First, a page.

Article

The Politics of LGBQTI Human Rights in the United Nations System  

Dominic McGoldrick

The United Nations system has been a major global site of political and legal contestation for LGBTQI human rights. However, the lack of consensus has led to major divisions within the UN’s political institutions. The independent human rights institutions that do exist within the UN system have been more progressive in advancing LGBTQI issues.

Article

International Law and Foreign Policy  

Joel H. Westra

Policymakers regularly face decisions pertaining to the making of international law and compliance with international law. International relations scholars have attempted to explain the broad patterns of state behavior that emerge from such decisions by approaching international lawmaking and international legal compliance from the perspectives of state power, interests, and identity. These explanations reflect the growing interdisciplinary connections between the study of international law and the study of international relations. Although there have been fewer interdisciplinary connections between the study of international law and models of foreign policy decision-making, closer examination of each of the main international relations approaches to international lawmaking and international legal compliance suggests corresponding models of foreign policy decision-making. Further work remains to develop these connections and to incorporate transnational actors and processes into the analysis of foreign policy decision-making. Such work has both scholarly and practical relevance, insofar as foreign policy decision-making takes place in an increasingly legalized international environment even as the existing, post–World War II international order faces increasing challenges from nonliberal states.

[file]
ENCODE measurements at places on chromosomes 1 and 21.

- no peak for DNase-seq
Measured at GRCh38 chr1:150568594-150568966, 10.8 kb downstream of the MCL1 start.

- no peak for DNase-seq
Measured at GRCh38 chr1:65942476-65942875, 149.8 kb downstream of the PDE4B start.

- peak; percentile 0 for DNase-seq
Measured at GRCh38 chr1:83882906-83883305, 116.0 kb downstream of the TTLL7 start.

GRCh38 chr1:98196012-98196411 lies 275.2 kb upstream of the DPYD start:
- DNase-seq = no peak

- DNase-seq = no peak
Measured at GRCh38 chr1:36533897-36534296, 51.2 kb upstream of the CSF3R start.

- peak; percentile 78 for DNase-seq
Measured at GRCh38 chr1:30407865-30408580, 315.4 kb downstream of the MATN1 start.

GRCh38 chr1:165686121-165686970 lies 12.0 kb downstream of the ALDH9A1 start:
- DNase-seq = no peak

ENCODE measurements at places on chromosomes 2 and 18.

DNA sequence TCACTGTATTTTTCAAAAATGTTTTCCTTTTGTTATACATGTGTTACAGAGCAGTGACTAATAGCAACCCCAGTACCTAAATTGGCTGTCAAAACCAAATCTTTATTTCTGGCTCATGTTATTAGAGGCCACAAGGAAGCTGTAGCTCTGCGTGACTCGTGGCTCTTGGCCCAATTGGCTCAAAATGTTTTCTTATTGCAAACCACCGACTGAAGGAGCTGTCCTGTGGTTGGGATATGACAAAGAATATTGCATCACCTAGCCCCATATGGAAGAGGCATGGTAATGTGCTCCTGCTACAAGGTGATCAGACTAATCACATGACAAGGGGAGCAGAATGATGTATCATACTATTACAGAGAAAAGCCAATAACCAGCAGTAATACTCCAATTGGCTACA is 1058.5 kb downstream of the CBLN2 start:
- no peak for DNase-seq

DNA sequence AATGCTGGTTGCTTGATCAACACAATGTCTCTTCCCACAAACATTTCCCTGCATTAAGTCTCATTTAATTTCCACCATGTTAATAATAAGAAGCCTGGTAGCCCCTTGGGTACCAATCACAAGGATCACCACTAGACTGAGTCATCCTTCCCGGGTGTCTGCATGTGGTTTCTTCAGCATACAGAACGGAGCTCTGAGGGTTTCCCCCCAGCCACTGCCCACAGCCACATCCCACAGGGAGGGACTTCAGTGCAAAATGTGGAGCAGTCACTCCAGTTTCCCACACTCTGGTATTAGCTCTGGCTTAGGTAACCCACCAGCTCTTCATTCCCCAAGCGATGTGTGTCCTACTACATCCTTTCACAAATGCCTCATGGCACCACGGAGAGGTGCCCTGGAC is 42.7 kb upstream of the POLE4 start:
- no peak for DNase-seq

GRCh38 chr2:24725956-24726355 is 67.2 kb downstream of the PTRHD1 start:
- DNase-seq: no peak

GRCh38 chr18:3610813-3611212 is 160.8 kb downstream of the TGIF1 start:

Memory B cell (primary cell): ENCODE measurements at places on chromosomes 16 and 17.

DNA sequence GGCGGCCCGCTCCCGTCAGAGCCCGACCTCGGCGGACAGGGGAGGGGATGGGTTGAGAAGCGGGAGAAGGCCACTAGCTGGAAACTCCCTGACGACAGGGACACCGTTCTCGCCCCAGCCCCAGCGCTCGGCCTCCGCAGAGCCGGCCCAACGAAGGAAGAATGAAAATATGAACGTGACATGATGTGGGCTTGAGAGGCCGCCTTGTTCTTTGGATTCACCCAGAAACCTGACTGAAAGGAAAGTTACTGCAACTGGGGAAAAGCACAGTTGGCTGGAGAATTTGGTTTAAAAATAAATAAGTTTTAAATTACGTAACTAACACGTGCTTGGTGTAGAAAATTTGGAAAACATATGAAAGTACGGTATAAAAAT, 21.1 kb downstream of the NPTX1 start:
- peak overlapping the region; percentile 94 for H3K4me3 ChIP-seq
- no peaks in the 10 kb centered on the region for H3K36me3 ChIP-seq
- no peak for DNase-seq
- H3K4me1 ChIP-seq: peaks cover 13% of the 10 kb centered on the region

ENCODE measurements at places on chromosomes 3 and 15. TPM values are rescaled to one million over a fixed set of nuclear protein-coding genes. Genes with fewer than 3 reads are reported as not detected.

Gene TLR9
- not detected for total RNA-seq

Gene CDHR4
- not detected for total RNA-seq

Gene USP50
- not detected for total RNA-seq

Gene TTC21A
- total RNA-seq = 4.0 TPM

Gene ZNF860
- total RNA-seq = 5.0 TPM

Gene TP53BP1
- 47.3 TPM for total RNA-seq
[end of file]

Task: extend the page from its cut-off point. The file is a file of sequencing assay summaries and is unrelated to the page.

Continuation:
Article

The Politics of Prosecuting Genocide and War Crimes in Asia  

John Ciorciari